Most trackers rely on either global positioning systems (GPS) or radio frequency technology (RF) to locate an animal. GPS-reliant systems have a much larger range than RF ones, and many of them can locate a lost dog anywhere in the country. GPS trackers are ideal for finding pets that have gone missing. RF trackers, on the other hand, are good for short-range needs, like looking for cats who, for many reasons, love to hide. These usually boast a range of several hundred or several thousand feet.

Since some animals can be lost for weeks at a time, battery life has to be a concern. That's why many trackers boast batteries that can last up to 30 days when the GPS is on standby, so owners only need to turn on the actual tracking system when they realize their pet is missing. Multi-pet households can get a tracker that's capable of monitoring the location of several pets at once. These are great for ranch-style homes, where pets are allowed to roam freely.

How To Prevent Pet Theft

Most people would do anything for their beloved pets, including pay large sums of money to get them back, which is a fact that pet thieves take advantage of. Fortunately, there are ways to reduce one's chance of pet theft. First of all, pet owners should make sure their animal isn't visible from the street. It's a good idea, if possible, to only let a pet play in the backyard. If a person only has a front yard, they should look into the best type of fence for their unique pet, considering the pet's habits, size, and jumping abilities.

If a person's dog is very good at digging holes under fences, or climbing over them, they should back up their physical one with a great wireless pet fence. Pet theft happens outside the home, too. Never tie a pet up outside of a store, even when only going in for a few minutes. A thief only needs a few seconds to snatch a pet. Not to mention that being tied up and left in a strange place can cause a pet an immense amount of anxiety.

Leaving a pet in a car when a person is running errands is also a bad idea. It can be very dangerous for an animal during extreme temperatures, but it also turns one's vehicle into a double target for thieves; now they can steal both a car and an animal in one transaction. Getting a pet microchipped can also help a person get their pet back. If the thief takes the animal to the vet, and the vet scans the chip only to find the owner and the information don't match up, they might confiscate the animal, and contact the real owner.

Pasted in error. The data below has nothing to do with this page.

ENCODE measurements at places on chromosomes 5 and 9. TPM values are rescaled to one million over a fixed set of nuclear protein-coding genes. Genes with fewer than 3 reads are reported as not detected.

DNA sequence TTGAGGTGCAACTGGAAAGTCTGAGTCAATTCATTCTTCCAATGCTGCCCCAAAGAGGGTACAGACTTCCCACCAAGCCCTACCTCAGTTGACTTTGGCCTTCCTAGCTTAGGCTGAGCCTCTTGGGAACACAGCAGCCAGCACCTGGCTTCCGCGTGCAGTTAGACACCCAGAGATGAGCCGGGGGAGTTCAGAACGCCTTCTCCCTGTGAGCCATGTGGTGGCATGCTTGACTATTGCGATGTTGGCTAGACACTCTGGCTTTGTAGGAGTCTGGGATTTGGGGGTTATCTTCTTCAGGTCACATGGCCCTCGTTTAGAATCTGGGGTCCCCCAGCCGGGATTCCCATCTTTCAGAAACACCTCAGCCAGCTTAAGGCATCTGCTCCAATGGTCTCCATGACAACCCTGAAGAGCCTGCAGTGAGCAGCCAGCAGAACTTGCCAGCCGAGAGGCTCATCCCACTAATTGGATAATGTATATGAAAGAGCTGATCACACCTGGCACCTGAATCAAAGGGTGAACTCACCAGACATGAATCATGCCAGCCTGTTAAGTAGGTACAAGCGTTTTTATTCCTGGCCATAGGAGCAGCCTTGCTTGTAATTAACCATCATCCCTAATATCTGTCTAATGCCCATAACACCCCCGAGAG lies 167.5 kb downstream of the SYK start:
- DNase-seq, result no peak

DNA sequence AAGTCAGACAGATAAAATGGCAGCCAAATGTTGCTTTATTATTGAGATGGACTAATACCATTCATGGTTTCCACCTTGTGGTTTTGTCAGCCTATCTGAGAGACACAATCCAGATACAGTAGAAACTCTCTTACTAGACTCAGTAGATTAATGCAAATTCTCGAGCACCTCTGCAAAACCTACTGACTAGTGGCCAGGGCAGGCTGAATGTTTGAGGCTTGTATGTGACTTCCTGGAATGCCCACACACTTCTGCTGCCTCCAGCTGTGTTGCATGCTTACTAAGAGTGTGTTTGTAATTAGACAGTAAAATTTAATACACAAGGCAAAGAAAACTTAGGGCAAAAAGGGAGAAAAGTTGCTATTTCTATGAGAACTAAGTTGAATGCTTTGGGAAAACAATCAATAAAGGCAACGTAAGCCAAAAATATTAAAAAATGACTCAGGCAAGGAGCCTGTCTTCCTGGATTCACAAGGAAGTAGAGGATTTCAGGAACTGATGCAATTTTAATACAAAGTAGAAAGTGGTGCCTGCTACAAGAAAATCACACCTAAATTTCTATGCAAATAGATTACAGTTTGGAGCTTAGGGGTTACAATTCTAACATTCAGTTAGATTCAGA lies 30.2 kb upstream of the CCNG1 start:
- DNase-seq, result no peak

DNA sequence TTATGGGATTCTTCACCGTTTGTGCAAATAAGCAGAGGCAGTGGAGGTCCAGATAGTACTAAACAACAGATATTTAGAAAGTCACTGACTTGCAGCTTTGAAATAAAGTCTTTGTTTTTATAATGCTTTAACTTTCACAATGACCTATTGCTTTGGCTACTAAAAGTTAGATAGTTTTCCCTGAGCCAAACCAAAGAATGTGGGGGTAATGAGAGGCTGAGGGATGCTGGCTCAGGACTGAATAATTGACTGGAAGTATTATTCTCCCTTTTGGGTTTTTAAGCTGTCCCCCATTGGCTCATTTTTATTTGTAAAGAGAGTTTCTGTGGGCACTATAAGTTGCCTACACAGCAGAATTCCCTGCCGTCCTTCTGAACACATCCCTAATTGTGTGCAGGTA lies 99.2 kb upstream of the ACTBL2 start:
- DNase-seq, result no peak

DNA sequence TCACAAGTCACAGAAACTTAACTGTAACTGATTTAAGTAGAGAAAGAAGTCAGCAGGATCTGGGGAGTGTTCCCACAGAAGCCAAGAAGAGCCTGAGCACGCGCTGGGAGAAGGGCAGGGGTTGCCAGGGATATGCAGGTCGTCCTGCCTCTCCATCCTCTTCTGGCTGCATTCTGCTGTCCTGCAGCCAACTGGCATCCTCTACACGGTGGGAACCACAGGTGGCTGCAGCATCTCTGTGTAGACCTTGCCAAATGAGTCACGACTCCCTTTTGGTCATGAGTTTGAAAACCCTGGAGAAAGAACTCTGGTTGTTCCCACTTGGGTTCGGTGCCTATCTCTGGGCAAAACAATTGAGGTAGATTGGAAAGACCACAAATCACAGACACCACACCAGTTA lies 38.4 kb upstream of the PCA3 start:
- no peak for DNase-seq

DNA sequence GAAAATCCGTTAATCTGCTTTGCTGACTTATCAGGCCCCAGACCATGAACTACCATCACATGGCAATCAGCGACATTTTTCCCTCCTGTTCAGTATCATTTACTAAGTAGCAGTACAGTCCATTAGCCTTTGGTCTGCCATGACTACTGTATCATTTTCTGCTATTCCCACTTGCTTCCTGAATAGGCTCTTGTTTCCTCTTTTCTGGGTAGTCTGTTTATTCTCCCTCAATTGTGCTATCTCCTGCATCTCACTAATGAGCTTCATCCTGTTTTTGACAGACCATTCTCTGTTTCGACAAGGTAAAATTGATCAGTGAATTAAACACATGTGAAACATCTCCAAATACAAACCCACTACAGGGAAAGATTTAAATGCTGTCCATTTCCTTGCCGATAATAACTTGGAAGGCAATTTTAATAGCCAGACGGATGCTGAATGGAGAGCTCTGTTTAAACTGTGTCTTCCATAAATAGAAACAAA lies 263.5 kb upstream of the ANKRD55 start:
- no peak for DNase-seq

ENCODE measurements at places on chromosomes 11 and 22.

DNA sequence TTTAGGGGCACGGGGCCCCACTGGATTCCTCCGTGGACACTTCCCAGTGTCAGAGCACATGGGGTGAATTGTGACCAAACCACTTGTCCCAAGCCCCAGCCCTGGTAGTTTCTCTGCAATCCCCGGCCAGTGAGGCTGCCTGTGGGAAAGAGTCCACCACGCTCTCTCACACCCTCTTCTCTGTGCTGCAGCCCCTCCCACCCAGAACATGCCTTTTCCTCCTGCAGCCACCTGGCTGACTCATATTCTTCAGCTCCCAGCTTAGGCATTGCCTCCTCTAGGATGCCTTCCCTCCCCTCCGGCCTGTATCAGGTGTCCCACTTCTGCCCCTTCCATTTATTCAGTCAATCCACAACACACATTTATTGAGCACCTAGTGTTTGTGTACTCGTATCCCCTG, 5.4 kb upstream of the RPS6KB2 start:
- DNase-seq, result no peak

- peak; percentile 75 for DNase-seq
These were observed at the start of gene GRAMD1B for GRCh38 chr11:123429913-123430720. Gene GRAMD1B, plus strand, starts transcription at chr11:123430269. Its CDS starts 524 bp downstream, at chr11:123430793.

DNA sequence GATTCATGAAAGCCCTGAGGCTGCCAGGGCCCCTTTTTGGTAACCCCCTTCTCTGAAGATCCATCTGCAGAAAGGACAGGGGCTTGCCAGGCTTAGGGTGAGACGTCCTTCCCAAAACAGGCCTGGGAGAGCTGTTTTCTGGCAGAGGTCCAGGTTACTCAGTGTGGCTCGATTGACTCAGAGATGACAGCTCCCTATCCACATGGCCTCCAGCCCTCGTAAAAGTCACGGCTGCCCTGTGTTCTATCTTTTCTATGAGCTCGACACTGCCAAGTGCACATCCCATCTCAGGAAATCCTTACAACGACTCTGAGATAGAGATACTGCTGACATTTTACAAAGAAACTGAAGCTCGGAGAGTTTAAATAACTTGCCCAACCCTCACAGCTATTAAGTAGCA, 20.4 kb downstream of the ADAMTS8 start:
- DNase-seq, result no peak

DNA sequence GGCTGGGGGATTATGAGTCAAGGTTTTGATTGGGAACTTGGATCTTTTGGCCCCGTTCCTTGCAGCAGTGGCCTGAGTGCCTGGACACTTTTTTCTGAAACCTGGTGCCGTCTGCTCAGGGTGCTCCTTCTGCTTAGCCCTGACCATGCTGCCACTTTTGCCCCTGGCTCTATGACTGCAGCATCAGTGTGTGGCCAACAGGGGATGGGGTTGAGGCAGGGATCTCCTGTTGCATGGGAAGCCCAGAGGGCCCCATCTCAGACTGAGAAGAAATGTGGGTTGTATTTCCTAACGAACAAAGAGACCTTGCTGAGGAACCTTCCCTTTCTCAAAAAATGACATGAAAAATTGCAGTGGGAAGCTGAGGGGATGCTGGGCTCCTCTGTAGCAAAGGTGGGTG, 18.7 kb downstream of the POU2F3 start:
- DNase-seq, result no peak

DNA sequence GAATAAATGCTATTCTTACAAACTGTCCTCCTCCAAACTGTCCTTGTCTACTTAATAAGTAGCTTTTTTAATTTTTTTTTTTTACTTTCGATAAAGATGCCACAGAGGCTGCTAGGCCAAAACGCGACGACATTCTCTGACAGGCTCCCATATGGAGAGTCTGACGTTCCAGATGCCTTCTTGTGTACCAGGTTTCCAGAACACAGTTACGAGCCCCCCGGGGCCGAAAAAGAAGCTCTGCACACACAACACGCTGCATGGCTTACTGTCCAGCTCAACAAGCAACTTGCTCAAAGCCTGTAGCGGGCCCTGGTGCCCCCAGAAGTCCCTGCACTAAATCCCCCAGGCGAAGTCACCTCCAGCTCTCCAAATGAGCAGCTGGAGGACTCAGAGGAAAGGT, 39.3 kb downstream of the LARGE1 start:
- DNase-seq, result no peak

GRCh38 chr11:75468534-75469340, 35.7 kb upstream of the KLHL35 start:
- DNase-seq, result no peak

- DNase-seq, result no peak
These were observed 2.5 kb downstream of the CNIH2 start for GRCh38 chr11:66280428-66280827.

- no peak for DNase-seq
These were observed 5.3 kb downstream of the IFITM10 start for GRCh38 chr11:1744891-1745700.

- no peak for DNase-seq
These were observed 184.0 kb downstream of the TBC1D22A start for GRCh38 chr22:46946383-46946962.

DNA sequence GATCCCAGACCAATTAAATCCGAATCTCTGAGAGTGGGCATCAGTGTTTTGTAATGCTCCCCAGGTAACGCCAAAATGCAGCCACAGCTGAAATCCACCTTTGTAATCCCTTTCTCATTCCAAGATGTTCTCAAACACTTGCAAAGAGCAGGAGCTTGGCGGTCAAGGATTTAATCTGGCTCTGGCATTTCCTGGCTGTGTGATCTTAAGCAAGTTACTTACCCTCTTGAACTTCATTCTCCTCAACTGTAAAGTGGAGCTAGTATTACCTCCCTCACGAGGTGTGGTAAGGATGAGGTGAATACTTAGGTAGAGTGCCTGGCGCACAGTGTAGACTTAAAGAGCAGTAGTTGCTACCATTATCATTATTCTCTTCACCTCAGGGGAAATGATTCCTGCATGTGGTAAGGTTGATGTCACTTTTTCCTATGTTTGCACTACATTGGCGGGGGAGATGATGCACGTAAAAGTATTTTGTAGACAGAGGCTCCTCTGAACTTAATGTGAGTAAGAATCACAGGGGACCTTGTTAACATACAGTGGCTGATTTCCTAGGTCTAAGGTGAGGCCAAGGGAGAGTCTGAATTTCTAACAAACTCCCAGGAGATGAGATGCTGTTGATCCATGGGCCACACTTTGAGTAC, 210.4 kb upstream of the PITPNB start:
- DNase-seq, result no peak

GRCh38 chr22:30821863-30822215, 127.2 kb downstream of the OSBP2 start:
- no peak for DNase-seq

Top Reasons Dogs Run Away From Home

Any pet can escape their home and run away, but dog owners seem to struggle with this more than others. There are things people can do to deter their dog from wanting to run off. Unneutered male dogs, for example, often run away because they're looking for a female mate. This escape tactic is just one of the many reasons it's important to neuter and spay pets.

A dog might also run away out of sheer boredom, too, so it's important to provide them with plenty of fun, exercise, and distractions. People with yards should play fetch and other games with their dogs, rather than just putting them outside to entertain themselves. Well-exercised dogs are less likely to run away, too, because they're just too tired. Speaking of exercise, some dogs are bred to run a lot every day. So people with small apartments and no yard shouldn't adopt breeds like huskies who might run away just so they can literally go for a run.

Dogs with a great sense of smell often don't mean to run away, but their desire to chase a scent overrides their desire to stay near their owners. So pet owners with breeds like beagles or coonhounds shouldn't leave their animal unattended in an open space.



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Last updated on July 14, 2017 by Brett Dvoretz

A wandering writer who spends as much time on the road as behind the computer screen, Brett can either be found hacking furiously away at the keyboard or perhaps enjoying a whiskey and coke on some exotic beach, sometimes both simultaneously, usually with a four-legged companion by his side. He hopes to one day become a modern day renaissance man.